• Can the employee successfully complete this goal with the skills, resources and time available to them?
  • Are there factors beyond their control that need to be considered?
  • While considering whether a goal is actionable/achievable, you also need to consider the employee's total set of goals. While each individual goal may be achievable, overall, you may be assigning the employee more goals than they could reasonably be expected to successfully complete.
Agree upon
  • Make sure that both the employee and manager agree to all the elements of the goal, and have a shared understanding of expectations for its outcome.
  • Ensure the goal is practical, results-oriented and within the employee's realm of authority and capabilities.
  • Make sure the goal is relevant to the employee's role, skills and qualifications.
  • Where appropriate, link the goal to a higher-level departmental or organizational goal, and ensure that the employee understands how their goal and actions contributes to the attainment of the higher level goal. This gives the employee a context for their work.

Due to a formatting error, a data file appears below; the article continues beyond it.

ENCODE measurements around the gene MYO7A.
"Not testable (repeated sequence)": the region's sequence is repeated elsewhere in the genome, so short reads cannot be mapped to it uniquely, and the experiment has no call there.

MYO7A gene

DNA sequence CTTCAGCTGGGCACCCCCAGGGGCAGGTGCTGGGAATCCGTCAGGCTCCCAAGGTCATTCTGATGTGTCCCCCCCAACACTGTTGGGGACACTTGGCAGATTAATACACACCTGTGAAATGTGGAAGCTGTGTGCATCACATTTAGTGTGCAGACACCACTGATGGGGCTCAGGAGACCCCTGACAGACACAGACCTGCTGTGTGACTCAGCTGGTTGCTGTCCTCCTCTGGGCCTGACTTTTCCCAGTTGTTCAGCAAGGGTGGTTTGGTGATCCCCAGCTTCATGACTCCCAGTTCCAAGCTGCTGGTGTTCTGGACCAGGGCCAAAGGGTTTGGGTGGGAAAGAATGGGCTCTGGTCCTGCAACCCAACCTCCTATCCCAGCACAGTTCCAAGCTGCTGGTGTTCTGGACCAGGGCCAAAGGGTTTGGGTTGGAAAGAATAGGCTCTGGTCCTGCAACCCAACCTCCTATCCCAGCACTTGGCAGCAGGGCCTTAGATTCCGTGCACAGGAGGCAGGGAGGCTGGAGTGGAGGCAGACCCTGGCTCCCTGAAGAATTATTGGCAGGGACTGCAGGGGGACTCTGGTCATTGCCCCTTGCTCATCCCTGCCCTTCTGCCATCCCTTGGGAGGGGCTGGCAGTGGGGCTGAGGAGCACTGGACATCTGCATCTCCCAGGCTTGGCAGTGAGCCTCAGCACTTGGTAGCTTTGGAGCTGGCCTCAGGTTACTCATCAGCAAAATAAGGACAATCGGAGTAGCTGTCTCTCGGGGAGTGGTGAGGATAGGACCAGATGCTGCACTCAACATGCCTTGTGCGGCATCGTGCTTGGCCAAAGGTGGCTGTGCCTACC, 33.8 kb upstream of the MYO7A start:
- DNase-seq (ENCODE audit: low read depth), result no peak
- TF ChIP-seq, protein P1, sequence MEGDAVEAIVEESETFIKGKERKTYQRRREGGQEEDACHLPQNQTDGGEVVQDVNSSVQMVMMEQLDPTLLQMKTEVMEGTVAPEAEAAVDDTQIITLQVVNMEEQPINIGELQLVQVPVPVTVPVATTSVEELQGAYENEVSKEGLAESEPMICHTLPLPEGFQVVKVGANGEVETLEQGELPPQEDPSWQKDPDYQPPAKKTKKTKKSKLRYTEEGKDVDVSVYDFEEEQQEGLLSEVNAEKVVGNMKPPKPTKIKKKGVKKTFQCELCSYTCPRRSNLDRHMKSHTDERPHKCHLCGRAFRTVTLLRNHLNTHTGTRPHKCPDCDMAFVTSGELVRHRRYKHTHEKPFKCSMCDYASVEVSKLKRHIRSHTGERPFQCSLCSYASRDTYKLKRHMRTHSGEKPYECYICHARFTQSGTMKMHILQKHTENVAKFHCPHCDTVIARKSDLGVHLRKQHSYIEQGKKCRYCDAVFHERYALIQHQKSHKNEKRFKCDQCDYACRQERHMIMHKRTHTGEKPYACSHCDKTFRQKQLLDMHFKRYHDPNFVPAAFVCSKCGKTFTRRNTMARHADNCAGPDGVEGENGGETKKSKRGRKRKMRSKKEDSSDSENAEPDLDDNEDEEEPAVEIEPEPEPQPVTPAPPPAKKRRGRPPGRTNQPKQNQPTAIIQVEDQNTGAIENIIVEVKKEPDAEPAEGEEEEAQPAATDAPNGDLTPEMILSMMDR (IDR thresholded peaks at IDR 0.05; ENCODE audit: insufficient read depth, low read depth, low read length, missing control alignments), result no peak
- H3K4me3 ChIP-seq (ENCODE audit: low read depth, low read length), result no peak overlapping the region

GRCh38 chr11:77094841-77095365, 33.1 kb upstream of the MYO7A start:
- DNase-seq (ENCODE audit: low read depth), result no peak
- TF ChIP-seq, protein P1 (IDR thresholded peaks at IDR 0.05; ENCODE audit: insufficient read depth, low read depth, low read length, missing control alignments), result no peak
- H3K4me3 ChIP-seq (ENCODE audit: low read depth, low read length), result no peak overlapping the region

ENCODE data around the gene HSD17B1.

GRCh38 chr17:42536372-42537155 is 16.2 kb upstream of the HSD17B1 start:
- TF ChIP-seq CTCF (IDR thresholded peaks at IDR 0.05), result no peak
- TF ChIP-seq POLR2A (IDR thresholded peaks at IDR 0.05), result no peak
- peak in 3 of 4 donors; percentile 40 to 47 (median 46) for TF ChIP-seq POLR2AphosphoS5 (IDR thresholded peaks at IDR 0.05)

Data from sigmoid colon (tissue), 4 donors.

• Specify when the goal needs to be completed (e.g. by the end of Q2, or every month).

Examples of SMART goals

Here are a few examples of SMART goals that give you an idea of the wording and tone that can be used:

1) Attend the "Assertive Communication" course by the end of Q4 to improve communication and negotiation skills used in team work environments.

2) Title: Manage the execution of the TSHM project.
Description: Maintain an overall plan that tracks project requirements/inputs, deliverables and milestones. Provide the client with weekly status updates, identifying work completed, plans for the coming week, and any challenges/roadblocks, and attend weekly status meetings. Work with the software development manager and QA manager to review weekly work assignments and ensure timely progress on deliverables. Track the identification and resolution of issues, bugs/errors.
Milestones: Email weekly status updates to client by 4 p.m. each Friday.